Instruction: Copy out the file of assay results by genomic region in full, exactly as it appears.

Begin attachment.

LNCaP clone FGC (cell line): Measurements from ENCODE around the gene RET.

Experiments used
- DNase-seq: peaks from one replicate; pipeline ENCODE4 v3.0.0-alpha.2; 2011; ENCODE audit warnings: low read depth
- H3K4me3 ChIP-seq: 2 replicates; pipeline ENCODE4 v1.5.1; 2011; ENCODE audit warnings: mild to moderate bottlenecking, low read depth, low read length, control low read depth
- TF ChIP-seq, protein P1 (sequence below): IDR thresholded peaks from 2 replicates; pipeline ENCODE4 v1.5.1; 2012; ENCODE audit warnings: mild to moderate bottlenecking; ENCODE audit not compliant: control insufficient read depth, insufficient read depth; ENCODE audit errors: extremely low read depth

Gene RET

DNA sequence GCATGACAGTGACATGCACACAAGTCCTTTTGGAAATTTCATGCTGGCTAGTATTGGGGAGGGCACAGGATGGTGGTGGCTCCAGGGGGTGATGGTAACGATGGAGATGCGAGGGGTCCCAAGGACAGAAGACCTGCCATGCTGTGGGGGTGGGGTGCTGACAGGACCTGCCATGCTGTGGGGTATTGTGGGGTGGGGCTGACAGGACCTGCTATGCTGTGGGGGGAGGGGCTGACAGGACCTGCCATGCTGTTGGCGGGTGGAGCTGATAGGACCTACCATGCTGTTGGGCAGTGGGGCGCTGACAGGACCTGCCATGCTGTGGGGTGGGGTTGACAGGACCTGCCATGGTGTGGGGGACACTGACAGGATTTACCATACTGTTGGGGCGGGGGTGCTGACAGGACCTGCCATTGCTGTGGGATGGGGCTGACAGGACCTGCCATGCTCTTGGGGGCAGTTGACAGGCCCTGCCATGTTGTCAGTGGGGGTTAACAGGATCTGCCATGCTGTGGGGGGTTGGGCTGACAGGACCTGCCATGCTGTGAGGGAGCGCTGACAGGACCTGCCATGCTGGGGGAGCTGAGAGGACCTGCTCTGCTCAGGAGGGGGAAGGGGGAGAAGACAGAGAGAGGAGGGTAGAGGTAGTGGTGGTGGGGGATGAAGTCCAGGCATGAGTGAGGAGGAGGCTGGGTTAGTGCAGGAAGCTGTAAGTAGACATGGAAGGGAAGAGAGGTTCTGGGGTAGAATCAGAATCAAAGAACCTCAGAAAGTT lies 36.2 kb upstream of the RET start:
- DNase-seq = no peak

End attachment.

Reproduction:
LNCaP clone FGC (cell line): Measurements from ENCODE around the gene RET.

Experiments used
- DNase-seq: peaks from one replicate; pipeline ENCODE4 v3.0.0-alpha.2; 2011; ENCODE audit warnings: low read depth
- H3K4me3 ChIP-seq: 2 replicates; pipeline ENCODE4 v1.5.1; 2011; ENCODE audit warnings: mild to moderate bottlenecking, low read depth, low read length, control low read depth
- TF ChIP-seq, protein P1 (sequence below): IDR thresholded peaks from 2 replicates; pipeline ENCODE4 v1.5.1; 2012; ENCODE audit warnings: mild to moderate bottlenecking; ENCODE audit not compliant: control insufficient read depth, insufficient read depth; ENCODE audit errors: extremely low read depth

Gene RET

DNA sequence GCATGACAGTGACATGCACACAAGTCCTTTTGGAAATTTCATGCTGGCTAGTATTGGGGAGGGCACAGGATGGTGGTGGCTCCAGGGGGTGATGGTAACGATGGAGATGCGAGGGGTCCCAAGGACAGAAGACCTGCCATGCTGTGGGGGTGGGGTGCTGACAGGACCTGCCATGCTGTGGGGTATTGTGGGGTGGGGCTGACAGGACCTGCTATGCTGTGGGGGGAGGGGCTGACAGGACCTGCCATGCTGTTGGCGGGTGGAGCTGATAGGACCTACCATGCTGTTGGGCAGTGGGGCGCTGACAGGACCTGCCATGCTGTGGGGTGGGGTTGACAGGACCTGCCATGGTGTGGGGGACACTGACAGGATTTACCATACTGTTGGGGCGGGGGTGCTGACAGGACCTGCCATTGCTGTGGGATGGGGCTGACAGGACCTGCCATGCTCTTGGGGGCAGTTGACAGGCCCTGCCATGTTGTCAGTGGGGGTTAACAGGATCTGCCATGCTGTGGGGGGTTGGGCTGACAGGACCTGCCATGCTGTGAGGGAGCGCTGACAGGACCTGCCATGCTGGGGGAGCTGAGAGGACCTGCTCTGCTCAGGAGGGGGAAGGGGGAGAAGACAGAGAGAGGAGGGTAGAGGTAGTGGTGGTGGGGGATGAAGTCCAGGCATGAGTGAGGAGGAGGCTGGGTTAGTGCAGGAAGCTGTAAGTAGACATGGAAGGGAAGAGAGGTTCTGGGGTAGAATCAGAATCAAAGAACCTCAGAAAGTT lies 36.2 kb upstream of the RET start:
- DNase-seq = no peak